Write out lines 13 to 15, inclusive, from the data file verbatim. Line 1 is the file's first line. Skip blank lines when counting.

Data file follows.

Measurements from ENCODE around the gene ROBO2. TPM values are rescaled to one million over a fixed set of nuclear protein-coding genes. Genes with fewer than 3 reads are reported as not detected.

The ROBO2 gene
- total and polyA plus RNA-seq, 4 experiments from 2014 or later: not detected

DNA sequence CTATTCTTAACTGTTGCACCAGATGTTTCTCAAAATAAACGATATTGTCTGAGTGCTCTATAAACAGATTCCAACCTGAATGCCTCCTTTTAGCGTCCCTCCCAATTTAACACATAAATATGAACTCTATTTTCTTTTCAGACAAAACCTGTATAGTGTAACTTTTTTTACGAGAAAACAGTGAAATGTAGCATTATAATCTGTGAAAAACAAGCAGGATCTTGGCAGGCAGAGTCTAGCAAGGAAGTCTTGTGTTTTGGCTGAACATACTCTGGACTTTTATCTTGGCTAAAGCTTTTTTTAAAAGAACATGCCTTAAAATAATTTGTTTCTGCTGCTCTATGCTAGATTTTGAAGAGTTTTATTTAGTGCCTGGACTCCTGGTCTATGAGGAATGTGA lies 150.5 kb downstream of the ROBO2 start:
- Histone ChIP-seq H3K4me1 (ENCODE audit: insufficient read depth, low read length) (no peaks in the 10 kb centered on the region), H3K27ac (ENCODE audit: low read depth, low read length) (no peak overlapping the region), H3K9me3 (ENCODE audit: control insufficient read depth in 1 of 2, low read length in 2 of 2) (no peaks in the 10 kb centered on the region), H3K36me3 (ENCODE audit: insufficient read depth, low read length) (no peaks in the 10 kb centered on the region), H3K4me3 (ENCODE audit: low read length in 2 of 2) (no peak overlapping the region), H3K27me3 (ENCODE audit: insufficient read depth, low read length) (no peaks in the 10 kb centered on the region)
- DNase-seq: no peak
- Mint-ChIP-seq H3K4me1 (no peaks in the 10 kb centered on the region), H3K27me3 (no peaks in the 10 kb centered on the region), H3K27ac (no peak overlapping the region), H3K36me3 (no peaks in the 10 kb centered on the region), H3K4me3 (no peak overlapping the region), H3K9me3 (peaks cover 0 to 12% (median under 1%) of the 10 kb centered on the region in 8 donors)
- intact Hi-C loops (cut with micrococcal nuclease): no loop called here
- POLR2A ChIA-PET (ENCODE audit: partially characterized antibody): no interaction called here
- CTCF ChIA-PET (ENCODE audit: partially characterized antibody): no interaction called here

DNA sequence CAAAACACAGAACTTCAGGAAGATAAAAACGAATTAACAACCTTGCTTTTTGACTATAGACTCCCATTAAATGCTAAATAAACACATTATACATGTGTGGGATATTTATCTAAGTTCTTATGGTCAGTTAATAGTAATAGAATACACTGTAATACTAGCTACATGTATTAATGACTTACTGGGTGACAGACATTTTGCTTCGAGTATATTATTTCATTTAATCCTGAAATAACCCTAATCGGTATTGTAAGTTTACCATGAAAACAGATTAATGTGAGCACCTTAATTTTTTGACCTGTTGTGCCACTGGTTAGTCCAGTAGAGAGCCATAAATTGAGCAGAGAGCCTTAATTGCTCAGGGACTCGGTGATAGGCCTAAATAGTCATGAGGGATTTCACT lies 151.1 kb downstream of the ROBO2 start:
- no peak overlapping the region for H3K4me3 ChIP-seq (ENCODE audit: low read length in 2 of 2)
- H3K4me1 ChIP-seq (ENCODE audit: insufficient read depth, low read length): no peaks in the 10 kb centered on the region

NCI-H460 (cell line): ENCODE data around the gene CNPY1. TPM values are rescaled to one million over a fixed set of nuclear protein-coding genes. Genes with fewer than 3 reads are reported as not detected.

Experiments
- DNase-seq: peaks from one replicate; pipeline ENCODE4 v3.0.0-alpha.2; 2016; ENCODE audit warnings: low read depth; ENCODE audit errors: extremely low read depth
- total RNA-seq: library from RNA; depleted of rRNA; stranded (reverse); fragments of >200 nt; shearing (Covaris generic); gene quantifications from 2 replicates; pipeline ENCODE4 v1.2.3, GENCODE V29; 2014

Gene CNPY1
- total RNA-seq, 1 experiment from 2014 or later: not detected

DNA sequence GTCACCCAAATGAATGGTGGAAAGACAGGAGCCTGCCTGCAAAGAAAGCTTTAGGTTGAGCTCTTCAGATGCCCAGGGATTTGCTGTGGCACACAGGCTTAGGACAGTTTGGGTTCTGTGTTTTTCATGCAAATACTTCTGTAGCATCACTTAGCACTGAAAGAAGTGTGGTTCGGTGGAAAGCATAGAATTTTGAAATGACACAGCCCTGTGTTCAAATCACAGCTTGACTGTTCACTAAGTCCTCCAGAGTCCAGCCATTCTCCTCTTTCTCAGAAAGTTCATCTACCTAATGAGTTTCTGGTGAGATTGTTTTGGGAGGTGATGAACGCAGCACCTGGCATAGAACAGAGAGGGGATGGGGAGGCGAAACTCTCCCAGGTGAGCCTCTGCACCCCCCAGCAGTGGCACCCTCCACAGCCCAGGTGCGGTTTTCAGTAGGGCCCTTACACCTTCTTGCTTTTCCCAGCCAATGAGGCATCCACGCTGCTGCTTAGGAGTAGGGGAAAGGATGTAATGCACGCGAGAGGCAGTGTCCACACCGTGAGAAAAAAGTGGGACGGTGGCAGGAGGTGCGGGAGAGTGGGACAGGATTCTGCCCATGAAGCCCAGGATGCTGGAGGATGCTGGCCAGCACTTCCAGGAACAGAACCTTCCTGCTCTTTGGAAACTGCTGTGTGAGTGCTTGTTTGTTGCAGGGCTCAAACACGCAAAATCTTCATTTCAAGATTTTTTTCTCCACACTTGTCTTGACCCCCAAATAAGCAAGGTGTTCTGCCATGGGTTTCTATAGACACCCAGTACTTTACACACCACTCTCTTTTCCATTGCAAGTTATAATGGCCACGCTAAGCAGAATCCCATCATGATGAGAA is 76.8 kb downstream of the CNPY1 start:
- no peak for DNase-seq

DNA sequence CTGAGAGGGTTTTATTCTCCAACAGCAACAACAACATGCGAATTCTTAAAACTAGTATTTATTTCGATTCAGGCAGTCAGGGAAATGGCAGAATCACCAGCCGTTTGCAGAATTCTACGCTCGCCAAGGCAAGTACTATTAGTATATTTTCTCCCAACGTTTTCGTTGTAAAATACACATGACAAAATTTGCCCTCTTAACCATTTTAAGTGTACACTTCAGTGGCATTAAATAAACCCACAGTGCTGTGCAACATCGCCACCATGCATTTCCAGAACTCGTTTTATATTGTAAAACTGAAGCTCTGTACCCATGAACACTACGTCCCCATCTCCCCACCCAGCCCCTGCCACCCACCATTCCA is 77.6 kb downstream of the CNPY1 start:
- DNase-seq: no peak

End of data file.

- H3K4me1 ChIP-seq (ENCODE audit: insufficient read depth, low read length): no peaks in the 10 kb centered on the region

NCI-H460 (cell line): ENCODE data around the gene CNPY1. TPM values are rescaled to one million over a fixed set of nuclear protein-coding genes. Genes with fewer than 3 reads are reported as not detected.

Experiments